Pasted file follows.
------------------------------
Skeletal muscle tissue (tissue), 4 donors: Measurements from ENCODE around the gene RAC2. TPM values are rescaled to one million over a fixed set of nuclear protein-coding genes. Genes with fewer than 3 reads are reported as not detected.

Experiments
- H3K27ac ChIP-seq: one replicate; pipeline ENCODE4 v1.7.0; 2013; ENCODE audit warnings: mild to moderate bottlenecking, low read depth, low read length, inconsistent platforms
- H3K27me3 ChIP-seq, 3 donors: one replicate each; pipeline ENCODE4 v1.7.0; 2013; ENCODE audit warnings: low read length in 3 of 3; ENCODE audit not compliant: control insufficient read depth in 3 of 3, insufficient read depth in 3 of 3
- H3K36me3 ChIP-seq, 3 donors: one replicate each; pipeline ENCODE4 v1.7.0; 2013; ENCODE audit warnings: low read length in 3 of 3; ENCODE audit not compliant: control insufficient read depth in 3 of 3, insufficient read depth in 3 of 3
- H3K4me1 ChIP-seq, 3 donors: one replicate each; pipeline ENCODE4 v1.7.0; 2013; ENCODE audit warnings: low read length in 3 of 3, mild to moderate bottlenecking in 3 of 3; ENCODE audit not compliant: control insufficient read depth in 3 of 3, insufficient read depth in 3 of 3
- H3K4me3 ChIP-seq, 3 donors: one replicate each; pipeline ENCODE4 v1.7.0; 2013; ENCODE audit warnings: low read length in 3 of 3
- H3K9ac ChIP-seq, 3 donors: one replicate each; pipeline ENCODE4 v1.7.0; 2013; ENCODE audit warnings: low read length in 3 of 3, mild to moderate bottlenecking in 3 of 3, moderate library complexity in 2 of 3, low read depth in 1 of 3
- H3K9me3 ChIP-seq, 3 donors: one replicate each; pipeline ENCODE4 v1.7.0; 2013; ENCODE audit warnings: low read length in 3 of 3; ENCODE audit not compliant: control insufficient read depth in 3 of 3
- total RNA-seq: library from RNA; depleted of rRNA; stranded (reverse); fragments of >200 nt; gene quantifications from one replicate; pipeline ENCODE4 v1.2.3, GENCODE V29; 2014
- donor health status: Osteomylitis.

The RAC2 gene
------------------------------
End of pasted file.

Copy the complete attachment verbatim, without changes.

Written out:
Skeletal muscle tissue (tissue), 4 donors: Measurements from ENCODE around the gene RAC2. TPM values are rescaled to one million over a fixed set of nuclear protein-coding genes. Genes with fewer than 3 reads are reported as not detected.

Experiments
- H3K27ac ChIP-seq: one replicate; pipeline ENCODE4 v1.7.0; 2013; ENCODE audit warnings: mild to moderate bottlenecking, low read depth, low read length, inconsistent platforms
- H3K27me3 ChIP-seq, 3 donors: one replicate each; pipeline ENCODE4 v1.7.0; 2013; ENCODE audit warnings: low read length in 3 of 3; ENCODE audit not compliant: control insufficient read depth in 3 of 3, insufficient read depth in 3 of 3
- H3K36me3 ChIP-seq, 3 donors: one replicate each; pipeline ENCODE4 v1.7.0; 2013; ENCODE audit warnings: low read length in 3 of 3; ENCODE audit not compliant: control insufficient read depth in 3 of 3, insufficient read depth in 3 of 3
- H3K4me1 ChIP-seq, 3 donors: one replicate each; pipeline ENCODE4 v1.7.0; 2013; ENCODE audit warnings: low read length in 3 of 3, mild to moderate bottlenecking in 3 of 3; ENCODE audit not compliant: control insufficient read depth in 3 of 3, insufficient read depth in 3 of 3
- H3K4me3 ChIP-seq, 3 donors: one replicate each; pipeline ENCODE4 v1.7.0; 2013; ENCODE audit warnings: low read length in 3 of 3
- H3K9ac ChIP-seq, 3 donors: one replicate each; pipeline ENCODE4 v1.7.0; 2013; ENCODE audit warnings: low read length in 3 of 3, mild to moderate bottlenecking in 3 of 3, moderate library complexity in 2 of 3, low read depth in 1 of 3
- H3K9me3 ChIP-seq, 3 donors: one replicate each; pipeline ENCODE4 v1.7.0; 2013; ENCODE audit warnings: low read length in 3 of 3; ENCODE audit not compliant: control insufficient read depth in 3 of 3
- total RNA-seq: library from RNA; depleted of rRNA; stranded (reverse); fragments of >200 nt; gene quantifications from one replicate; pipeline ENCODE4 v1.2.3, GENCODE V29; 2014
- donor health status: Osteomylitis.

The RAC2 gene